We carry out research on topical issues in diverse fields of Justice, Peace, Human Rights and Governance to provide authentic information based on facts, which is subsequently launched and used for advocacy and documentation to address the root causes of injustices and conflicts in society.
Strategic objectives of Research department
- To conduct action oriented researches on social injustices in the country and provide recommendations for advocacy initiatives.
- To provide adequate and accurate information that can be used by social actors and scholars from within and outside Uganda.
Researches carried out
- Report on COVID-19 Teenage Pregnancy 2022
- Report FOR JPIIJPC on the Impact of Covid-19 (2) 2021
- Study on Maternal Mortality, a Human Right Challenge, August 2015
- A Monitoring Survey Report on The Police – Community Relationship (Clock Tower Police Post), May 2014
- Drugs, spirits and human rights (Mental Health in post-conflict Northern Uganda in the context of modernization and traditional beliefs), January 2014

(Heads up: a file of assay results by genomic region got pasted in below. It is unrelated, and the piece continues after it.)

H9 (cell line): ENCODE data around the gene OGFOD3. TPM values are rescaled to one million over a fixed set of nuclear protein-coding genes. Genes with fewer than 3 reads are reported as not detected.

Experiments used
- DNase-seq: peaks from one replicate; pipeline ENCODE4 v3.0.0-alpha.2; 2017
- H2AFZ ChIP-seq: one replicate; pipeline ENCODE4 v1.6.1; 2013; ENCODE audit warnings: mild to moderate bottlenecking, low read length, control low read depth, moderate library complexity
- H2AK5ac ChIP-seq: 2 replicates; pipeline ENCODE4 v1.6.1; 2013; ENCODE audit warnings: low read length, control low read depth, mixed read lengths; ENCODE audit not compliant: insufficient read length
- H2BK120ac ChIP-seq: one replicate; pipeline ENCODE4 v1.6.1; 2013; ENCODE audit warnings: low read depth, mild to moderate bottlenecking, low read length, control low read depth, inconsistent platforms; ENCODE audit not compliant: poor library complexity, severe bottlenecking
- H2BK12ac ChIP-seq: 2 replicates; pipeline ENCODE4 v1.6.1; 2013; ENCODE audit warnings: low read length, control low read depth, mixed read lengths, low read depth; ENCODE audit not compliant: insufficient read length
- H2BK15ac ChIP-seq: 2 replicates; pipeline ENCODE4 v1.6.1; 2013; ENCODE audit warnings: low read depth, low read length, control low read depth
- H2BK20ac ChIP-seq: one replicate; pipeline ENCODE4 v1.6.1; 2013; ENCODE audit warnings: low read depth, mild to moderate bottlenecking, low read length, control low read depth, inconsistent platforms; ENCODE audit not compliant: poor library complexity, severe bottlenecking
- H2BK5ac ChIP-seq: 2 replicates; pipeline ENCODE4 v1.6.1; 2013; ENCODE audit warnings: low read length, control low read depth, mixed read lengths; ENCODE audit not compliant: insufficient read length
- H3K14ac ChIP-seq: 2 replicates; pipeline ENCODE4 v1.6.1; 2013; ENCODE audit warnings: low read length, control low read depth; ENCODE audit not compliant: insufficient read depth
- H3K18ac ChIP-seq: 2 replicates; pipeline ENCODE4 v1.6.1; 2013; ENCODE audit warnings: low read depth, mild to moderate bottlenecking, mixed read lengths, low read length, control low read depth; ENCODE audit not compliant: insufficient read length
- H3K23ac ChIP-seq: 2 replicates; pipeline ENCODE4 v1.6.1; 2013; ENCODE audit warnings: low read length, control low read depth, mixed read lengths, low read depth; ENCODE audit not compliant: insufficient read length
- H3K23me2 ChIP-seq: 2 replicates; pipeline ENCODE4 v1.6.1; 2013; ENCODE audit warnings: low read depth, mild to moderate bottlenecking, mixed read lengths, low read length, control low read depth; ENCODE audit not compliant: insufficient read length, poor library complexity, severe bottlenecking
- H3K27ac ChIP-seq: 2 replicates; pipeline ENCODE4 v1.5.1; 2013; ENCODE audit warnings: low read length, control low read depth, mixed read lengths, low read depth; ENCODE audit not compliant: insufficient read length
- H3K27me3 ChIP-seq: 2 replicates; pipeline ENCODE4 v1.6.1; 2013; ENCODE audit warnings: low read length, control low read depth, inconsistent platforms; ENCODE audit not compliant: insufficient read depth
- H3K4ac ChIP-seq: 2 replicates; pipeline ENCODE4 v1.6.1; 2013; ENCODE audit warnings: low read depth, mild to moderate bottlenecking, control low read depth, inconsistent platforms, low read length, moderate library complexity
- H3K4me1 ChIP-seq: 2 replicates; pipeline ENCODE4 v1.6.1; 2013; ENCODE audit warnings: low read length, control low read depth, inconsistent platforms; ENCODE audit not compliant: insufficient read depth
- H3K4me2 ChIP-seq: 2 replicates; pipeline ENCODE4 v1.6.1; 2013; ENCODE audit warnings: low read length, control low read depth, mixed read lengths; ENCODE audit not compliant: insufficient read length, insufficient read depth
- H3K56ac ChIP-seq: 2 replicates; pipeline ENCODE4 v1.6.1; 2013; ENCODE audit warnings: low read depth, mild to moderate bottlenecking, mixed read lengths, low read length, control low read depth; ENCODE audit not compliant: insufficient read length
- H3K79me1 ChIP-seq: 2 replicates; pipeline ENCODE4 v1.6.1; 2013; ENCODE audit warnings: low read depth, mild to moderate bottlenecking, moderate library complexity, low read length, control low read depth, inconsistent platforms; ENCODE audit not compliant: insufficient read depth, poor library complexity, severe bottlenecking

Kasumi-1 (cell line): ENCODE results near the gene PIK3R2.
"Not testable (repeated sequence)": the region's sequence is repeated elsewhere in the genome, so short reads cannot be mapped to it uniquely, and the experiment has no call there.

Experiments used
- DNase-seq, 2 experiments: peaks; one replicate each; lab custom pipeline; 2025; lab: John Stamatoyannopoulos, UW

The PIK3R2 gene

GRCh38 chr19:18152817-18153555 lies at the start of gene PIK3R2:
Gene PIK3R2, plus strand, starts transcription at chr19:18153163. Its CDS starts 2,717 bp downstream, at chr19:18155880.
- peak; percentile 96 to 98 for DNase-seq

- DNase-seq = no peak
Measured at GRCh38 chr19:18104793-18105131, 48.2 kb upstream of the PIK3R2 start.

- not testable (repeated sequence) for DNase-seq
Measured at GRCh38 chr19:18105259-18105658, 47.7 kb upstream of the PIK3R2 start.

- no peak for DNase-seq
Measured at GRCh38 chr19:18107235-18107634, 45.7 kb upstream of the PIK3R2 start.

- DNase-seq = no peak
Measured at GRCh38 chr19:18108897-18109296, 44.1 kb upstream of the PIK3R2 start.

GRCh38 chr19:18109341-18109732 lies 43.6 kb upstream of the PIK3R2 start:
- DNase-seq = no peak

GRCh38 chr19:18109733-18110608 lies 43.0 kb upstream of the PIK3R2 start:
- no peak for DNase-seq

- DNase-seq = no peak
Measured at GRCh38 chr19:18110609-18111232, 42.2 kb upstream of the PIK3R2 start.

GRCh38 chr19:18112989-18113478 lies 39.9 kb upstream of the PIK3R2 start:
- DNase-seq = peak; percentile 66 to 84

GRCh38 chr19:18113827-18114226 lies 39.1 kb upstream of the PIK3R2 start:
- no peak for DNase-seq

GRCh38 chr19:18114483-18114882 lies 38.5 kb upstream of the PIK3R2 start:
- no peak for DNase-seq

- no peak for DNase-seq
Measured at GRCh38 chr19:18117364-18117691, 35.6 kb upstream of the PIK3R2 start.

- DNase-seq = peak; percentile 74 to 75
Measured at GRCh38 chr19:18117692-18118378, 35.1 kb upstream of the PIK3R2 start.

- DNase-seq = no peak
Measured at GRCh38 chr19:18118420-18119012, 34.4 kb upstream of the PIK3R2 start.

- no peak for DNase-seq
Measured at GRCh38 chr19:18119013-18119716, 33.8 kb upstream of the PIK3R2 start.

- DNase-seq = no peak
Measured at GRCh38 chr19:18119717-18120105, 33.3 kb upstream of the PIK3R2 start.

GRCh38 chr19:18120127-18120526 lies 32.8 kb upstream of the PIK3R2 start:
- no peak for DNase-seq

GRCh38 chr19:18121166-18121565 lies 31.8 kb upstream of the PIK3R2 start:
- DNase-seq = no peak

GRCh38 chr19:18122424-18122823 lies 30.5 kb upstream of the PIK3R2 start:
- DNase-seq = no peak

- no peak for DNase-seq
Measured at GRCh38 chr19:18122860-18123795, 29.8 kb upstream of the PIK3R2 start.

- The State and Cultural Institutions in Uganda, March 2013
- Living in Kampala slum, 2011
- Plight of the urban poor, 2009
- Kampala Basic Needs Basket, 2008 (The above three were done in informal settlements of Kampala, tackling issues concerning the urban poor and the current slum situation).
- The reality of food insecurity in the face of advancement of global food production carried out to establish the underlying factors contributing to food shortage in North and North Eastern Uganda. Published in 2010.
- Rapid baseline survey carried outin 7 districts of Gulu, Lira, Moroto and Soroti dioceses of North and N.E Uganda to update JPIIJPC’s Human rights and good governance programme with the contemporary issues besides using the information as a benchmark to help in the assessment of impact and progress of JPIIJPC’s work.
- Launch of research report on the impact of COVID-19 on teenage girls’ education 2022
- Launch of the Study “Maternal Mortality, a Human Right Challenge”, August 2015
- The “16 days of mental health activism campaign” report
Report of the mental health Partner’s Meeting Held On 31st July 2014
Launch of the study on mental health and human rights
Latest Launch (28th – April-2022)